The Johannesburg-based lender is cutting costs in the country and will focus on Brazil-related work with Africa and China instead of building up a local banking business, spokesman Ross Linstrom said in an e-mailed response to questions.
Banco Standard de Investimentos SA, as the Brazilian unit is known, has $1.46 billion in assets in the country, according to central bank data. The lender first established an office in Sao Paulo in 1998 and boosted its presence to over 100 staff, according to Standard’s website. The Brazilian bank has been involved in structured finance, metals trading, commodity finance, foreign exchange transactions and derivatives trading.
“We have reduced the cost base in this entity and have simplified the business model in Brazil,” Linstrom said. “This simplified model should consume less capital and reducing our capital utilization over time will remain a key focus.”
In December it completed the sale of 80 percent of its Argentine division for about $400 million to Industrial & Commercial Bank of China Ltd. ICBC, which owns 20 percent of Standard, is expanding in Latin America. It opened in Peru in November and received authorization to open a bank in Brazil a month later.
Linstrom declined to comment on which units had been reduced and how many staff are now employed in Brazil. “No decision” had been taken to close the business, he said.
The bank announced in April it was naming Andrea Menezes as chief executive of the Brazilian unit, to replace Fernando Negri, who would move to a different position.
Closing the Brazilian operations wouldn’t be “ideal” for the lender or its investors, Greg Saffy, a Johannesburg-based banks analyst for RMB Morgan Stanley, said in an e-mailed response to questions today.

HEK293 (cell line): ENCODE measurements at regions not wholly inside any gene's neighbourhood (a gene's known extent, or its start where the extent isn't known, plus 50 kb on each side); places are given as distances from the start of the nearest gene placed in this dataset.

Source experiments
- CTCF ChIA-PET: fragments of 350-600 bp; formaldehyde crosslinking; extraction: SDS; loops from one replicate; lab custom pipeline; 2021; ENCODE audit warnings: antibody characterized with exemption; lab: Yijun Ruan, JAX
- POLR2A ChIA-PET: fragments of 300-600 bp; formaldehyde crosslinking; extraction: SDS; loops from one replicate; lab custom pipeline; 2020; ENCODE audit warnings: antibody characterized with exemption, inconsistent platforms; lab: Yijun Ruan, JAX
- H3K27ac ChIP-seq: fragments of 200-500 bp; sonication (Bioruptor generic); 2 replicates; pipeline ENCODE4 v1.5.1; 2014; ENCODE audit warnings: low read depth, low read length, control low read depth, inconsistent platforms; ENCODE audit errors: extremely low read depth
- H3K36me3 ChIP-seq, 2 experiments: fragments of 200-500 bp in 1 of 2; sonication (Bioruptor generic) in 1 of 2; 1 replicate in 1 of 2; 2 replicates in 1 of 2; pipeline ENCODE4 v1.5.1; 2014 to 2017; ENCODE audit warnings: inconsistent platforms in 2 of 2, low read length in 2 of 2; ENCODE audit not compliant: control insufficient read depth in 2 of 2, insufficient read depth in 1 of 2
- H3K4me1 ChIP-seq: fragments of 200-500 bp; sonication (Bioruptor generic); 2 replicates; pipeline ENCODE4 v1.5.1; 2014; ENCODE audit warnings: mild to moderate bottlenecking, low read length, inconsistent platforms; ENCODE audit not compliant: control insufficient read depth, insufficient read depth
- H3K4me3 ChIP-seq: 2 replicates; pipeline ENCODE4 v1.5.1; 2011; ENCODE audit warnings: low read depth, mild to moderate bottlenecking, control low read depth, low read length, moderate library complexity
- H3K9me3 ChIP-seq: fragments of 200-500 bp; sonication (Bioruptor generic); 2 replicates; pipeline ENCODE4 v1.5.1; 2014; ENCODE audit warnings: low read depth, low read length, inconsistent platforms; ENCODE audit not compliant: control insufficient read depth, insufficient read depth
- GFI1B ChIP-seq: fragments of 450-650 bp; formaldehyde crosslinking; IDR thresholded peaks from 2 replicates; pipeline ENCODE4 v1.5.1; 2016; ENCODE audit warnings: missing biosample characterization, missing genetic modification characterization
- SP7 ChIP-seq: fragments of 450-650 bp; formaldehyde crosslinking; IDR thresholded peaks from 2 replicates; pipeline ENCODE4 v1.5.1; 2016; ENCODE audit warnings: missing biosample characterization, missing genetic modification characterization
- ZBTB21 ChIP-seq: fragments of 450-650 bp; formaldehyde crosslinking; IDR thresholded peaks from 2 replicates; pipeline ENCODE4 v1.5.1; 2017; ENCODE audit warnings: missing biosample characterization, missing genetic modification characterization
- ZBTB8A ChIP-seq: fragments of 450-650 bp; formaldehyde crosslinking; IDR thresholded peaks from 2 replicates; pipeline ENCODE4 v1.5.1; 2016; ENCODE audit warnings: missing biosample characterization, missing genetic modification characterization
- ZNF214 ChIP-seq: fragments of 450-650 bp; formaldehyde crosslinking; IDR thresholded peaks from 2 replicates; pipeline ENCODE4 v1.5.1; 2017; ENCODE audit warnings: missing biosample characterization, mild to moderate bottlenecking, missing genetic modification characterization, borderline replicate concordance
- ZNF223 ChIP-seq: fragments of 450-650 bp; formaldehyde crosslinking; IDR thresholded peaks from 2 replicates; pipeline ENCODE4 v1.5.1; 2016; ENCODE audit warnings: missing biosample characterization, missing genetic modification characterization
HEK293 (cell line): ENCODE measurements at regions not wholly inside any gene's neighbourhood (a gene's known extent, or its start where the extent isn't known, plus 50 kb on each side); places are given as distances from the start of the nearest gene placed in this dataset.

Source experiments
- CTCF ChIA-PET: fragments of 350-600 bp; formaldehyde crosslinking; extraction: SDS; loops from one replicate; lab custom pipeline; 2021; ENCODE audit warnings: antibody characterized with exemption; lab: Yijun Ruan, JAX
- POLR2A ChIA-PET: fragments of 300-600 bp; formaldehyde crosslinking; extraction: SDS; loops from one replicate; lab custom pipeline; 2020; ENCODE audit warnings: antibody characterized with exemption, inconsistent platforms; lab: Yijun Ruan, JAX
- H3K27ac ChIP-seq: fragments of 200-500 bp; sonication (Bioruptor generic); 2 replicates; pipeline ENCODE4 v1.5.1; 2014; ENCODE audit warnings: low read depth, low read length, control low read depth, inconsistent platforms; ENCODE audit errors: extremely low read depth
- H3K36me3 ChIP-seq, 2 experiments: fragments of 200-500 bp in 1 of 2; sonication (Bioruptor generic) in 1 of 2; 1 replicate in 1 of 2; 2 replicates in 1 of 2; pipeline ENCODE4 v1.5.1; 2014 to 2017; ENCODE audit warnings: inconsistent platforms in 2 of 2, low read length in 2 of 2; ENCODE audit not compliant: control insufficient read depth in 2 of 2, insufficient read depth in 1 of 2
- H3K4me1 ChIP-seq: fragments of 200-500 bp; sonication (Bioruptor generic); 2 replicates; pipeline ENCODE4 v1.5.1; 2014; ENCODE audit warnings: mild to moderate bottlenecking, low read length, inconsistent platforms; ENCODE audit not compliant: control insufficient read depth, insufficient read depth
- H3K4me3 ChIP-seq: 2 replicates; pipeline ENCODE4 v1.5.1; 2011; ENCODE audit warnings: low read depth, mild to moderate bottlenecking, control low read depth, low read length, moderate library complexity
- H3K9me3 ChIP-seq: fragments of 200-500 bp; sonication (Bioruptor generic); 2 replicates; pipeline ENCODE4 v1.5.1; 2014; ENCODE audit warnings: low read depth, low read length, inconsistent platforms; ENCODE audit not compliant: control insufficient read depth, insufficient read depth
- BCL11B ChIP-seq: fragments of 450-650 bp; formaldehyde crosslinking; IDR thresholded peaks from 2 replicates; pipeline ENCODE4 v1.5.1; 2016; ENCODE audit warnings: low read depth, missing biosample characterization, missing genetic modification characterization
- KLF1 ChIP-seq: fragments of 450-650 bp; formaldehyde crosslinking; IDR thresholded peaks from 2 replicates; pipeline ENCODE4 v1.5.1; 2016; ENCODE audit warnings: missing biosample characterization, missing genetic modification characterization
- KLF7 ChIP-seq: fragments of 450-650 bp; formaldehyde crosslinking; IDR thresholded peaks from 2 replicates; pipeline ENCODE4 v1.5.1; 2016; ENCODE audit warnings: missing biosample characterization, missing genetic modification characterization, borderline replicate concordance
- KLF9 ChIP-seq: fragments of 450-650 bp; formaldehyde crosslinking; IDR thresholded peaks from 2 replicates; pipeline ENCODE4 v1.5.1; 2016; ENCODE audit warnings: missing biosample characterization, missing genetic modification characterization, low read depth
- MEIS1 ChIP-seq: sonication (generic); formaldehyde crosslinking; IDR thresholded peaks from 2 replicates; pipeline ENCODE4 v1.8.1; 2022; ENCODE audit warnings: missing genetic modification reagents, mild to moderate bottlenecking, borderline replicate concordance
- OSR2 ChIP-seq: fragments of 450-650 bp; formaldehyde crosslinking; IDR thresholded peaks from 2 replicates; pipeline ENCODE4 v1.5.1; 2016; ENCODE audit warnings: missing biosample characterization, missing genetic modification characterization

The bank’s first-half operating expenses for the six months through June climbed to 19.2 billion rand, from 16.3 billion a year earlier, outstripping the 15 percent rise in income from banking activities. Standard said in November it may be forced to cut as many as 135 jobs in its corporate and investment bank in London to reduce costs amid “challenging” economic conditions and increased regulation.
Banking in Brazil
“I doubt Standard will be cutting headcount further as it’s more about getting the right people into the right countries and I expect the headcount in Africa will be going up,” said Neville Chester, who helps oversee the equivalent of $42 billion at Coronation Fund Managers Ltd. (CML) in Cape Town including Standard Bank stock. “As a bank is a trust business, it’s incredibly important that they behave in all stakeholders’ interests in entering and exiting countries.”
The Brazilian government has cut taxes on payrolls, consumer goods and electricity, allowed the real to strengthen by 4 percent, the most among major currencies this year, and lowered the benchmark interest rate to 7.25 percent. With global banks under pressure to boost profit and pare costs, UBS AG, Goldman Sachs Group Inc. and Credit Suisse Group AG have expanded in Brazil while lenders like the National Bank of Abu Dhabi say they also want to open offices in the country.
Standard is the worst-performing stock on the six-member FTSE/JSE Africa Banks Index (JBNKS) over the past 12 months after Absa Group Ltd. (ASA), having gained 5.9 percent compared with the index’s 13 percent increase. Today it dropped 1.6 percent to close at 115.25 rand in Johannesburg trading.